Politics & Policy

Jacqueline Onassis, RIP

Editors Note: This obituary originally appeared in the June 13, 1994 issue of National Review.


Whenever I think back on it, as I am now forced to do, it is with utter dread & horror. It was late in the afternoon of a very full day in the Sixties. I stumbled into the receiving line, made up of four lovely ladies, self-evidently the sponsors of the charity affair. The first in line was my wife, the other three all very familiar faces — no doubt I had been in their company dozens of times. But in that harassed moment I could not instantly remember their first names, so I did what one generally does in these situations. After kissing my own wife, I went on to buss Lady B (whom indeed I did know), then Lady C (whom indeed I did know), then Jackie Kennedy — whom I had never laid eyes on in my life. It was only after I had treated her like one of my old lady-buddies that recognition set in. I felt exactly as I’d have felt if I had accidentally kissed the Queen of England. Not because Jackie was Untouchable; but because the national mania to touch her made her correspondingly vulnerable. For a while, a long while, I felt like that awful paparazzo she finally took to court because he was following her about with his camera day after day, week after week, month after month.


In the years ahead, we became moderate friends, and once during a fire drill at Doubleday I shared a concrete stair with her for the duration. Our contacts were infrequent, and I rather liked that about her. She had a set of friends, and as the years went by, she gave more time to consolidating friendships that especially appealed to her than to quick-processing fresh friends. If it had happened that, a month ago we had been seated together, whether in a staircase during a fire drill or at a fancy dinner party, the conversation would have been fresh and lively and spontaneous, utterly lacking in strain; in part, I must suppose, because she knew that notwithstanding the first awful misadventure, I was not engaged in cultivating Jacqueline Kennedy Onassis. I did once ask her to engage in an enterprise that would have required her to spend ten minutes at the Sistine Chapel, reflecting on the continuing relevance of one of the parables in the New Testament. Her negative was charmingly delivered over the telephone. “Bill, the only time I ever appeared on television was when I took the camera around the White House after the renovations. I was so awful I decided never to do it again.”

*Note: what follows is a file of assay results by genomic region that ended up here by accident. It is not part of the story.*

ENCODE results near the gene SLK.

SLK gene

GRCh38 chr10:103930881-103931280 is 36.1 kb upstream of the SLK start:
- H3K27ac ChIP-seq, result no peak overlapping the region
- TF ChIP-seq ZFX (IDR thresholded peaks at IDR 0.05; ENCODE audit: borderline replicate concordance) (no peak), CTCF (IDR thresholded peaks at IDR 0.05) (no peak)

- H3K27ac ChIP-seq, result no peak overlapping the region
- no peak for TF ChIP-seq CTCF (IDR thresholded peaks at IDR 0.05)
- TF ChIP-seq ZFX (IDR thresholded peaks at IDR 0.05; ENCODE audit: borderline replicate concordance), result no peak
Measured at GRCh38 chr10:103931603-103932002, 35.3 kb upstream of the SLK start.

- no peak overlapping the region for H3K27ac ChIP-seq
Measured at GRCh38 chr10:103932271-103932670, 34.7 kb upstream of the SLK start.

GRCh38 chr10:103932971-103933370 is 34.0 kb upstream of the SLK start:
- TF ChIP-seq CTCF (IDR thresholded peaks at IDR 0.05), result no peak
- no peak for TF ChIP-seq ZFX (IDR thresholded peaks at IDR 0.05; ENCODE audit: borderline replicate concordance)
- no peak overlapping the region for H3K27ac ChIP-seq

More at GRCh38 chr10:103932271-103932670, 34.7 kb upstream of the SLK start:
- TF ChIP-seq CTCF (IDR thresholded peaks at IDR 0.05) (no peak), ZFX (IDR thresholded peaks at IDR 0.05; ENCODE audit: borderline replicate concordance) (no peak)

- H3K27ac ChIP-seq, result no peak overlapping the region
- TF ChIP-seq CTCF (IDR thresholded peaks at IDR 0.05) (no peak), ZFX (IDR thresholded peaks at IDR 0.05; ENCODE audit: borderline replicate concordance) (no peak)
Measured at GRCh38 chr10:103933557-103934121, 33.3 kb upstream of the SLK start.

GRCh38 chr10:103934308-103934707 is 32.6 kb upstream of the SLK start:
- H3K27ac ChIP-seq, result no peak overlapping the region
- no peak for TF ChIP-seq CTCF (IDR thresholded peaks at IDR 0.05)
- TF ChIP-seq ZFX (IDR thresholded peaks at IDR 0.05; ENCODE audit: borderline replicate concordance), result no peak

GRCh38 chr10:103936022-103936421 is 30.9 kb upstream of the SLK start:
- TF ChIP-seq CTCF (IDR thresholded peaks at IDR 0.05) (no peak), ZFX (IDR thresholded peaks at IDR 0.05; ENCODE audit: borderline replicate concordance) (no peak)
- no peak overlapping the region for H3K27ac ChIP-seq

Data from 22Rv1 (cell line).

It seems, on reflection, that her life, for all its vicissitudes, was about as perfectly conducted as anyone with her beauty, skills, and glamor could hope to manage. She did what she wanted to do. If her second marriage was emotionally impulsive, it was strategically prudent. Books could be written (probably have been written) on the skills she showed in bringing up her two exemplary children in that magnetic field she moved in. She worked not as a dilettante but as a truly engaged editor, an average of three days every week. She exhibited only as much of herself as she thought she owed as reciprocity to a country that loved her and was fascinated by her.


And she was true to her Christian faith, which in the final ceremony irradiated Jackie’s class, a creature of God.



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